My personal career aspirations will see an adjustment in focus and opportunity. Travel to New York for auditions is impossible. I may have to use more of a technological route to send out my materials (headshot, biography, resume, audio and visual clips, etc.) to be considered for roles. Much of my singing may be done online only. I don't intend to put the brakes on my career pursuits as a Verdi baritone, but will look for new avenues as an outlet as opposed to the more traditional venues. It's still opera, it's always about the voice, and that is a constant guide for me.
Kerry Haberkern, Executive Director, Columbus Children’s Chorus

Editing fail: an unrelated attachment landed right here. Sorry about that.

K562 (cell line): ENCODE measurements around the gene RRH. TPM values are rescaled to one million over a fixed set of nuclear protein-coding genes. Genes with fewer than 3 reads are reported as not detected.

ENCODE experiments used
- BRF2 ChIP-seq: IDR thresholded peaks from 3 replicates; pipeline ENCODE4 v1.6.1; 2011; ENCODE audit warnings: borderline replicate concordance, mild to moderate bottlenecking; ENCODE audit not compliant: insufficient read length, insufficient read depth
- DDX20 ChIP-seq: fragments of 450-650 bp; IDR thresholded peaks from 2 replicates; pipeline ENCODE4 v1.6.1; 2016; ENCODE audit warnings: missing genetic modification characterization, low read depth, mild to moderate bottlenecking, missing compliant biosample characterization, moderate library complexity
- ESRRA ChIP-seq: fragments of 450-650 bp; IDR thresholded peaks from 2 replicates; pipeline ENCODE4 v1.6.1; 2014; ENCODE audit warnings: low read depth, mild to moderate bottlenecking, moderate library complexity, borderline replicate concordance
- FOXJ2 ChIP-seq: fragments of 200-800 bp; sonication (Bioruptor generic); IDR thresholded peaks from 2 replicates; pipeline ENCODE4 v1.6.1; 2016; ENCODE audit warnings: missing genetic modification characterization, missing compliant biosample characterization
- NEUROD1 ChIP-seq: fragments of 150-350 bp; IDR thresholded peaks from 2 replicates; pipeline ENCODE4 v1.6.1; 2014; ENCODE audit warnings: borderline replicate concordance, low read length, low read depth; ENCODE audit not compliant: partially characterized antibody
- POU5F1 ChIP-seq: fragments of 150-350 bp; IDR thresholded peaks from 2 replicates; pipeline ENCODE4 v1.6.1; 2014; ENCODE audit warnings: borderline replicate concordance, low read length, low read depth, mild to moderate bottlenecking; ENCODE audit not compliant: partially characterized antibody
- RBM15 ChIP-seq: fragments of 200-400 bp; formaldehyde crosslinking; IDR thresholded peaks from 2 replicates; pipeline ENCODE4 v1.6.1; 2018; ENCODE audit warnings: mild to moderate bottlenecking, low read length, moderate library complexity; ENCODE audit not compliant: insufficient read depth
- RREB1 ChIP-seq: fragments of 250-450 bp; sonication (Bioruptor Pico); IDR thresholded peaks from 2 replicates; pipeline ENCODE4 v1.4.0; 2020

Like everyone, we are trying to imagine what our organization will look like as social distancing and gathering restrictions look to be long term. Choir is perhaps one of the most problematic arts in terms of how to manage these changes. We're thinking in terms of benefits to our singers, families, and audiences. Not how to force a square peg into a round hole. What type of chamber performances can we offer in small venues and online? Are sectionals an option? Can we offer small groups or even private lessons? Our directors are excellent music educators with wide ranging talents and interests. Are they interested in teaching small classes that will build the overall musicianship of our singers? Drumming, movement, theory, or class piano? Think about it this way - a nation of teachers moved to online learning overnight. We've got this.